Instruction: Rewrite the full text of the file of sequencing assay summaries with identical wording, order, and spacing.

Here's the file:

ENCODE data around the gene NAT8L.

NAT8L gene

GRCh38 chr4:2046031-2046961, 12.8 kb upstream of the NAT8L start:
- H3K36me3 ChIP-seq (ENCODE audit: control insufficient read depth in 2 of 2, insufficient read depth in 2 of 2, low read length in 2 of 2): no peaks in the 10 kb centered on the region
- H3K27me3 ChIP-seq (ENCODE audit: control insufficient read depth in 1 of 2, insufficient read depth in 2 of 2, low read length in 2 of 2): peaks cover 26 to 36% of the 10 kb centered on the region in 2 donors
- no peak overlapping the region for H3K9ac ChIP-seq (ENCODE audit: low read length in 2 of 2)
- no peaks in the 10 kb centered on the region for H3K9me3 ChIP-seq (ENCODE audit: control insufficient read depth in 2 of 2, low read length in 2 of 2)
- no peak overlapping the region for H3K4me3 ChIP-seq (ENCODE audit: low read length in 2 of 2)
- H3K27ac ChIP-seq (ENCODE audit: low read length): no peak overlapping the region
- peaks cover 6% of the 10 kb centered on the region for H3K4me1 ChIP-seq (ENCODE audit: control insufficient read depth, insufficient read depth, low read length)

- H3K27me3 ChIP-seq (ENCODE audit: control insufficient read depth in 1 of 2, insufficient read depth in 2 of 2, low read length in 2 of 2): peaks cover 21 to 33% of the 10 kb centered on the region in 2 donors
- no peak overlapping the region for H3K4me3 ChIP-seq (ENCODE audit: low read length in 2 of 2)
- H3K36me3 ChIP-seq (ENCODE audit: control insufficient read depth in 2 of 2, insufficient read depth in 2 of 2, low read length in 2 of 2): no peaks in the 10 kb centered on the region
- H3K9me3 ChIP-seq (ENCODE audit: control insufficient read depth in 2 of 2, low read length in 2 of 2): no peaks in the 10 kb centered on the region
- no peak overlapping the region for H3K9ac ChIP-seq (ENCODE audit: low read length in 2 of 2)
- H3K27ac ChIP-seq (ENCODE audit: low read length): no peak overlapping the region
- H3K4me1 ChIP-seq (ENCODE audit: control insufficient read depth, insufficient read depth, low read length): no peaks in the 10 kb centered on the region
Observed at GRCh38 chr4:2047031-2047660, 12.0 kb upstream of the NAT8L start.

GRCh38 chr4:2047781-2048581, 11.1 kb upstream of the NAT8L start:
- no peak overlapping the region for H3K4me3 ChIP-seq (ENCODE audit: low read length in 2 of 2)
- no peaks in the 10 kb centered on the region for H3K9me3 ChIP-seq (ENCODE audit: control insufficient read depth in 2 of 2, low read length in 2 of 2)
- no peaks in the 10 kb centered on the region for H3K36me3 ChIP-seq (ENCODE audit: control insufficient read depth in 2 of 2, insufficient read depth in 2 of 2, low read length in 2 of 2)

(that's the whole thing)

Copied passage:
ENCODE data around the gene NAT8L.

NAT8L gene

GRCh38 chr4:2046031-2046961, 12.8 kb upstream of the NAT8L start:
- H3K36me3 ChIP-seq (ENCODE audit: control insufficient read depth in 2 of 2, insufficient read depth in 2 of 2, low read length in 2 of 2): no peaks in the 10 kb centered on the region
- H3K27me3 ChIP-seq (ENCODE audit: control insufficient read depth in 1 of 2, insufficient read depth in 2 of 2, low read length in 2 of 2): peaks cover 26 to 36% of the 10 kb centered on the region in 2 donors
- no peak overlapping the region for H3K9ac ChIP-seq (ENCODE audit: low read length in 2 of 2)
- no peaks in the 10 kb centered on the region for H3K9me3 ChIP-seq (ENCODE audit: control insufficient read depth in 2 of 2, low read length in 2 of 2)
- no peak overlapping the region for H3K4me3 ChIP-seq (ENCODE audit: low read length in 2 of 2)
- H3K27ac ChIP-seq (ENCODE audit: low read length): no peak overlapping the region
- peaks cover 6% of the 10 kb centered on the region for H3K4me1 ChIP-seq (ENCODE audit: control insufficient read depth, insufficient read depth, low read length)

- H3K27me3 ChIP-seq (ENCODE audit: control insufficient read depth in 1 of 2, insufficient read depth in 2 of 2, low read length in 2 of 2): peaks cover 21 to 33% of the 10 kb centered on the region in 2 donors
- no peak overlapping the region for H3K4me3 ChIP-seq (ENCODE audit: low read length in 2 of 2)
- H3K36me3 ChIP-seq (ENCODE audit: control insufficient read depth in 2 of 2, insufficient read depth in 2 of 2, low read length in 2 of 2): no peaks in the 10 kb centered on the region
- H3K9me3 ChIP-seq (ENCODE audit: control insufficient read depth in 2 of 2, low read length in 2 of 2): no peaks in the 10 kb centered on the region
- no peak overlapping the region for H3K9ac ChIP-seq (ENCODE audit: low read length in 2 of 2)
- H3K27ac ChIP-seq (ENCODE audit: low read length): no peak overlapping the region
- H3K4me1 ChIP-seq (ENCODE audit: control insufficient read depth, insufficient read depth, low read length): no peaks in the 10 kb centered on the region
Observed at GRCh38 chr4:2047031-2047660, 12.0 kb upstream of the NAT8L start.

GRCh38 chr4:2047781-2048581, 11.1 kb upstream of the NAT8L start:
- no peak overlapping the region for H3K4me3 ChIP-seq (ENCODE audit: low read length in 2 of 2)
- no peaks in the 10 kb centered on the region for H3K9me3 ChIP-seq (ENCODE audit: control insufficient read depth in 2 of 2, low read length in 2 of 2)
- no peaks in the 10 kb centered on the region for H3K36me3 ChIP-seq (ENCODE audit: control insufficient read depth in 2 of 2, insufficient read depth in 2 of 2, low read length in 2 of 2)